“If you are wondering if I had any trouble identifying with my character: No! I hope I’m much kinder to my child than she is to hers. But, even though I was never a drinker myself, I lived with one for many years. So, that part of the territory is very familiar to me, and the pathology that goes with it. The role is a challenge because the playwright doesn’t answer that ‘why’ question. He doesn’t explain himself at all. There is a line in the play where I say to my daughter, ‘Do you think any amount of talking is gonna make you feel as though we’ve said everything we need to say?’ I think this writer believes there are things you can’t explain. People just do them and you absorb the doing of them. And no amount of talking is going to tell us why. His writing has that Idaho no-nonsense thing about it. And I like it. In approaching the role, I thought it was really important to maintain the inherent humor within the play. What surprises me is the number of people who are moved by the ending. This woman does not evoke any sympathy, but people still give it to her. I’m surprised by this. Maybe I have a really dark soul.”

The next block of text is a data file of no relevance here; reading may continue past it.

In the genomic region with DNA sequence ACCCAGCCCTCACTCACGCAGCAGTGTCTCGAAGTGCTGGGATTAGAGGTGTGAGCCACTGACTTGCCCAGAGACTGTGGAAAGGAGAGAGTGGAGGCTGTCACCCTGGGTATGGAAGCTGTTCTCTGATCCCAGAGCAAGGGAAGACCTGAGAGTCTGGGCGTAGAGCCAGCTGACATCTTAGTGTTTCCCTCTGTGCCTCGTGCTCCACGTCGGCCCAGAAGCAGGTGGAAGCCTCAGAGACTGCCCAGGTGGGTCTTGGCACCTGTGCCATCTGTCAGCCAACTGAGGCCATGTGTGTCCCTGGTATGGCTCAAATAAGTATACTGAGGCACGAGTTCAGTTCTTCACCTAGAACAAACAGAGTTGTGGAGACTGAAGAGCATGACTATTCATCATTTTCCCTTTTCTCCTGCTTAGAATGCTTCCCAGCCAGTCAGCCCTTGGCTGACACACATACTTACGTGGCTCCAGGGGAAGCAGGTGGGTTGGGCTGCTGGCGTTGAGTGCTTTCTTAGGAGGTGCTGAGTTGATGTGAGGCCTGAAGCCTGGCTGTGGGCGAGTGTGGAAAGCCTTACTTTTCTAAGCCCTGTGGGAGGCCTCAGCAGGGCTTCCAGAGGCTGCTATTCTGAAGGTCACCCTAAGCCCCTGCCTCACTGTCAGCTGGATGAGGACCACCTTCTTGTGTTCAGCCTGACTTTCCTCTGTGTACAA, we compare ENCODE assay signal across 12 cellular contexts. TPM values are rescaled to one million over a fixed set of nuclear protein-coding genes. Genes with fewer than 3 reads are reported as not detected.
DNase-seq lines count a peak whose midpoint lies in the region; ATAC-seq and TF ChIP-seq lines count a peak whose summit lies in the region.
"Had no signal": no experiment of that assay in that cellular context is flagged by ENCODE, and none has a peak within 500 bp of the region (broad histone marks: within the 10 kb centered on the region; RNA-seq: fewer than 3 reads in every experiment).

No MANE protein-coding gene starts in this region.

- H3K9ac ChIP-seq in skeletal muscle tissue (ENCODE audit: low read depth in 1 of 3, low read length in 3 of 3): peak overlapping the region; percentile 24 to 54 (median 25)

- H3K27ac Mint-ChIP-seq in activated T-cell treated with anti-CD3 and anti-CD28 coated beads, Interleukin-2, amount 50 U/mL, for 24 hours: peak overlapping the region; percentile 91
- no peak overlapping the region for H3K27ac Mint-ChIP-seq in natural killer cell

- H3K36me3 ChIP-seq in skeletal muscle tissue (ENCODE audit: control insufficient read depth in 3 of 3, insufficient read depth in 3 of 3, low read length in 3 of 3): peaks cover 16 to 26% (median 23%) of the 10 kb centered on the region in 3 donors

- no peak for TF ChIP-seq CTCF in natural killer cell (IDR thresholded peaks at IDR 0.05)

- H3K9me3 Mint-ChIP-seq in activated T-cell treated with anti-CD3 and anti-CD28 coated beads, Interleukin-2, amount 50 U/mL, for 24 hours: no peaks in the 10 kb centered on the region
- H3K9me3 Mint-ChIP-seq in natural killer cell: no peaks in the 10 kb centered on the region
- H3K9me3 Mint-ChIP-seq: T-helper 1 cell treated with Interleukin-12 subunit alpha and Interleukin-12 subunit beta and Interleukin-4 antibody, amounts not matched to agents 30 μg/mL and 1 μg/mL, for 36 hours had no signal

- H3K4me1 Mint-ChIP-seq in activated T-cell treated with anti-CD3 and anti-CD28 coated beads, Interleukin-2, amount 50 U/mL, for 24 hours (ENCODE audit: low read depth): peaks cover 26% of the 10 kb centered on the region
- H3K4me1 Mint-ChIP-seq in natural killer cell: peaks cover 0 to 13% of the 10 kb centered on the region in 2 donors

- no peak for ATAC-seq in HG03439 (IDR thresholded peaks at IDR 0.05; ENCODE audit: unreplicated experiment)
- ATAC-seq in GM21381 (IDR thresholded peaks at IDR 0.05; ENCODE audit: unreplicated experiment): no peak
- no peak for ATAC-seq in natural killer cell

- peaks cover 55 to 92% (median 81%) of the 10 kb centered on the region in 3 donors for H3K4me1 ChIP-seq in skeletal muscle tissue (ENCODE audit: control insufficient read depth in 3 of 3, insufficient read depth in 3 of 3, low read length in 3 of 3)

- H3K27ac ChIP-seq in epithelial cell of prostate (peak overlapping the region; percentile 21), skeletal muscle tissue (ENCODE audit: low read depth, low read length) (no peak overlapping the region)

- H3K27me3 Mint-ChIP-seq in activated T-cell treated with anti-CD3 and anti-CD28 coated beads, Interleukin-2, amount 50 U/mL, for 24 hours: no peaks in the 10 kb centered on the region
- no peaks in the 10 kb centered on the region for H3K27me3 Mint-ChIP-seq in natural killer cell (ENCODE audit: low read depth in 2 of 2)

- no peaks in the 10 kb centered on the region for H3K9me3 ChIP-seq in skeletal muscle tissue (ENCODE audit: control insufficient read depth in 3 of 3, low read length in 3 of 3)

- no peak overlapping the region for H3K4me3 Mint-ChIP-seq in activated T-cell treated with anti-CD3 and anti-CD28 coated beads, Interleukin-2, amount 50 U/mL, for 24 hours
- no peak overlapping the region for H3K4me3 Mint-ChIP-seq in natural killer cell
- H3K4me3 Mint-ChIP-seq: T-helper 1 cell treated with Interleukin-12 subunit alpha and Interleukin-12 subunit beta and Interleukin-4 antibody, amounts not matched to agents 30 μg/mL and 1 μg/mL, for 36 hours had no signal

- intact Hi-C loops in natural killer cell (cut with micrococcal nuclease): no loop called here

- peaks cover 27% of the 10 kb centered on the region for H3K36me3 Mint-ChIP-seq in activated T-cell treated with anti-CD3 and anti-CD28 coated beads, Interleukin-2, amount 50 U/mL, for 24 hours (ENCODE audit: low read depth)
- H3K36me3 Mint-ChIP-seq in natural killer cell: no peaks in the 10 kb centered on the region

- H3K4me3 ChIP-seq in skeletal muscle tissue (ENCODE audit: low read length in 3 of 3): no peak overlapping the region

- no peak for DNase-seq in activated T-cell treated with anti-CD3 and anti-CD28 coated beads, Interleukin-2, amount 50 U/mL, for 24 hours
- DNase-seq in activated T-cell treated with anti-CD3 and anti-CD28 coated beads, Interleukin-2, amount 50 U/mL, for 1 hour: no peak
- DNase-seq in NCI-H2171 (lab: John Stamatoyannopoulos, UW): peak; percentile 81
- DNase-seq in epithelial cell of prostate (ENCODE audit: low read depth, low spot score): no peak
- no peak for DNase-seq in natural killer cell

Julio Martinez-hosted Arts in Review—celebrating the best in theater and cabaret in the Greater Los Angeles area—airs Fridays (2-2:30pm) on KPFK (90.7FM). On July 3, Arts in Review hosts….